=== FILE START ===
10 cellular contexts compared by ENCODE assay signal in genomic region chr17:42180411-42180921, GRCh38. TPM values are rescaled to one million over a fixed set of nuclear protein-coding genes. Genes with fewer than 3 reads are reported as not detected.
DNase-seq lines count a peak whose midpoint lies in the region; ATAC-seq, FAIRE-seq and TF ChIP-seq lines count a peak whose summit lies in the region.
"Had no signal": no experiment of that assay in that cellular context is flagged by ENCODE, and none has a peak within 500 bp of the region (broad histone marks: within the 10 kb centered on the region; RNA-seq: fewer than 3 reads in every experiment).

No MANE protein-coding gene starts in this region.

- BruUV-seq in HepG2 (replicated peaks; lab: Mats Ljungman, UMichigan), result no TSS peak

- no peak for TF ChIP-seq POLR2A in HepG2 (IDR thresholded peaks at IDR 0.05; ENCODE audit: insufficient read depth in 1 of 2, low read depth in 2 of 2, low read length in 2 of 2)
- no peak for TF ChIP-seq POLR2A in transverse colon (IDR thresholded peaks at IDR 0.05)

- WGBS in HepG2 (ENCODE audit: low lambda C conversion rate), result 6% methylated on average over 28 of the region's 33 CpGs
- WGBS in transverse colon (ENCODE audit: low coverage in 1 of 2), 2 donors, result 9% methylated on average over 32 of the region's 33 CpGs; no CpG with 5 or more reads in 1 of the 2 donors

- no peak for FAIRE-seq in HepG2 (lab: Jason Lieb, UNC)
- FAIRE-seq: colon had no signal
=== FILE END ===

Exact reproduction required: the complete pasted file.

10 cellular contexts compared by ENCODE assay signal in genomic region chr17:42180411-42180921, GRCh38. TPM values are rescaled to one million over a fixed set of nuclear protein-coding genes. Genes with fewer than 3 reads are reported as not detected.
DNase-seq lines count a peak whose midpoint lies in the region; ATAC-seq, FAIRE-seq and TF ChIP-seq lines count a peak whose summit lies in the region.
"Had no signal": no experiment of that assay in that cellular context is flagged by ENCODE, and none has a peak within 500 bp of the region (broad histone marks: within the 10 kb centered on the region; RNA-seq: fewer than 3 reads in every experiment).

No MANE protein-coding gene starts in this region.

- BruUV-seq in HepG2 (replicated peaks; lab: Mats Ljungman, UMichigan), result no TSS peak

- no peak for TF ChIP-seq POLR2A in HepG2 (IDR thresholded peaks at IDR 0.05; ENCODE audit: insufficient read depth in 1 of 2, low read depth in 2 of 2, low read length in 2 of 2)
- no peak for TF ChIP-seq POLR2A in transverse colon (IDR thresholded peaks at IDR 0.05)

- WGBS in HepG2 (ENCODE audit: low lambda C conversion rate), result 6% methylated on average over 28 of the region's 33 CpGs
- WGBS in transverse colon (ENCODE audit: low coverage in 1 of 2), 2 donors, result 9% methylated on average over 32 of the region's 33 CpGs; no CpG with 5 or more reads in 1 of the 2 donors

- no peak for FAIRE-seq in HepG2 (lab: Jason Lieb, UNC)
- FAIRE-seq: colon had no signal